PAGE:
According to Wienen, the same sentiment prevailed during the pre-investments: “On the one hand, money was freed up for the pre-investments, but on the other hand, the government contribution per student was decreasing. It was, therefore, mainly plugging holes, making sure that quality did not drop. Improving quality was unfortunately not in the cards.”

Vacuum

“Tell me: what does improving educational quality mean? How do you operationalize that? How can you measure it? and How do you account for it?” These are the words of Rien Wijnhoven, chair of the University Council since 2014. With these comments, he hits the nail on the head. Too little thought has been given at the national level to defining and measuring educational quality, creating a kind of vacuum that everyone fills in his/her own way.

The result is eternal debates about the educational added value of some investments. Additional study workplaces and new university buildings, for example, do they fall under educational improvement?

Image: Jack Tummers

Questionable, according to De Hoon. “Investments in education should be spent on improving the quality of education, not on bricks and mortar.” Wienen, too, would rather see the money go to other things. “Quality improvement is simple: lecturers should be given enough time and resources to provide good education. It’s not that complicated.”

Aben admits that a great building does not necessarily improve education but says that in his time there was a dire need among students for more workstations. “Especially during exam times, the demand for study spaces peaked,” he says. Investments in lecture halls and housing were also approved of easily at the time. “We didn’t think it was acceptable that students had to study in poor conditions and so we addressed that,” he said.

Lack of overview

Tilburg University states that all investments made since 2015 have either led to improvements in educational quality immediately or in the slightly longer term. These investments, according to a statement, “could not have happened, or not to this extent, without the pre-investments and later the revenues from the student loan system.” Unlike the university, student representatives respond somewhat less adamantly when asked whether their education has improved.

For example, Sujin Rosie, a School Council member within the Tilburg School of Catholic Theology (TST) from 2019 to 2021, says that while a lot was put in motion, as a student, she did not reap the benefits immediately. “This is because the money was mainly deployed at the meta-level. Moreover, the university is an unwieldy apparatus that is slow to get going.” This is also agreed upon by a former School Council member within TiSEM who prefers to remain anonymous: “The university is so totally ineffective; decision-making takes years. Visible results therefore take time.”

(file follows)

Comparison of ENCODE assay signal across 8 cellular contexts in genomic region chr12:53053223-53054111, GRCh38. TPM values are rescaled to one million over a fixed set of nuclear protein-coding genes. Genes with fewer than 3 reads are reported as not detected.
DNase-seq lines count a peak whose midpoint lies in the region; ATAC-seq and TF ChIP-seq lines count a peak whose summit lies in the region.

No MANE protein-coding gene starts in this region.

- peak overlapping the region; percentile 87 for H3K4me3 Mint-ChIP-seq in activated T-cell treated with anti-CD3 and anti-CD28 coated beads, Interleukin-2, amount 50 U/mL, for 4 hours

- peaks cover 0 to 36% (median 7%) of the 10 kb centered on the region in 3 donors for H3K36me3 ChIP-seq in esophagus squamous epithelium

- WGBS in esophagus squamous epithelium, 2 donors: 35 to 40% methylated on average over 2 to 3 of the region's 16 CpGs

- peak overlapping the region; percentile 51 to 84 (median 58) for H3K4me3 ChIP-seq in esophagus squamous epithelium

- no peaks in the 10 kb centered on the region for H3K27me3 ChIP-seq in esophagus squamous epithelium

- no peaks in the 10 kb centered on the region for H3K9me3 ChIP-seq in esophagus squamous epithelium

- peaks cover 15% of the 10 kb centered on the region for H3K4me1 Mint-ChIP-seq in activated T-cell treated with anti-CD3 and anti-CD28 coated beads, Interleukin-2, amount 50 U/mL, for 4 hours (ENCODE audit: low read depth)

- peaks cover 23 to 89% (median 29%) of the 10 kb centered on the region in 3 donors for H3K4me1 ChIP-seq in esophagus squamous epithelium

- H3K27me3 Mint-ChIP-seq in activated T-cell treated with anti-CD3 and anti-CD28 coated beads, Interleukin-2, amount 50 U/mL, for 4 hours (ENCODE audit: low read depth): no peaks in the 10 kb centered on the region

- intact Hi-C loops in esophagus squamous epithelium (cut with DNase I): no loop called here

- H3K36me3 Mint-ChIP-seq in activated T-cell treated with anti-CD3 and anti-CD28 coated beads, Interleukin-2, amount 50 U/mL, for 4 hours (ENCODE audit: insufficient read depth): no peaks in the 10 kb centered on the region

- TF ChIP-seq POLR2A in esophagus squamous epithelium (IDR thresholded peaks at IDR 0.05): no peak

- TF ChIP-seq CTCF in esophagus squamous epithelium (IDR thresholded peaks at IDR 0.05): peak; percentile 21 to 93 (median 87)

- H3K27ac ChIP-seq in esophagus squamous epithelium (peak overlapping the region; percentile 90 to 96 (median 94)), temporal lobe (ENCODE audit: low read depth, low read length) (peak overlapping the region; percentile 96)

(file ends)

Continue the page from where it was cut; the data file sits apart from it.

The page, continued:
In addition, Rosie makes an important distinction. “There is a difference between investing in improvement and experiencing something as improvement. And whether something feels like an improvement can really only be answered by the student. But this one, unfortunately, has little comparative material.”

By this, Rosie is referring to the fact that students who started college in 2015 have since graduated. Therefore, they have little idea of the level of education today. The same is true for new students who have no idea how education used to be. Both groups thus lack the overview. Scheffer concurs: “Everyone gets only part of the whole process, which basically allows administrators to do whatever they want.”

And then we have the situation around the coronavirus, which of course did not help the quality of education. One of the few spearheads of the quality agreements that flourished during this period was digitalization, which suddenly gained momentum. Small-scale and intimate education via an Internet connection logically came to nothing. It makes the whole matter around educational quality even murkier: because how are you going to compare such an exceptional situation with previous years?

To what extent education has improved, no one really seems to know. “The money is provided to the Schools, which are allowed to use it on issues that are important to them,” Siesling says. “But this makes it almost untraceable for us as a University Council. That said, we obviously trust that the funds are well spent. Moreover, extensive administration of spending would contribute to additional workload – and we are not looking for that.”

De Hoon, who has been heavily involved in the educational investments at both central and School levels, finds it telling that even he cannot judge whether educational quality has actually improved. In doing so, however, he is not suggesting that Tilburg University should put on the hair shirt. “Politics has saddled the university with this problem. They have not thought this whole plan through at all. This is demonstrated once again by the recent reinstatement of the loan system.”

Research series on Tilburg’s basic grant millions

This story is the final part of a three-part series about Tilburg’s basic grant millions. Are you curious to read more? See the other articles on quality agreements and education improvements here.

Translated by Language Center, Riet Bettonviel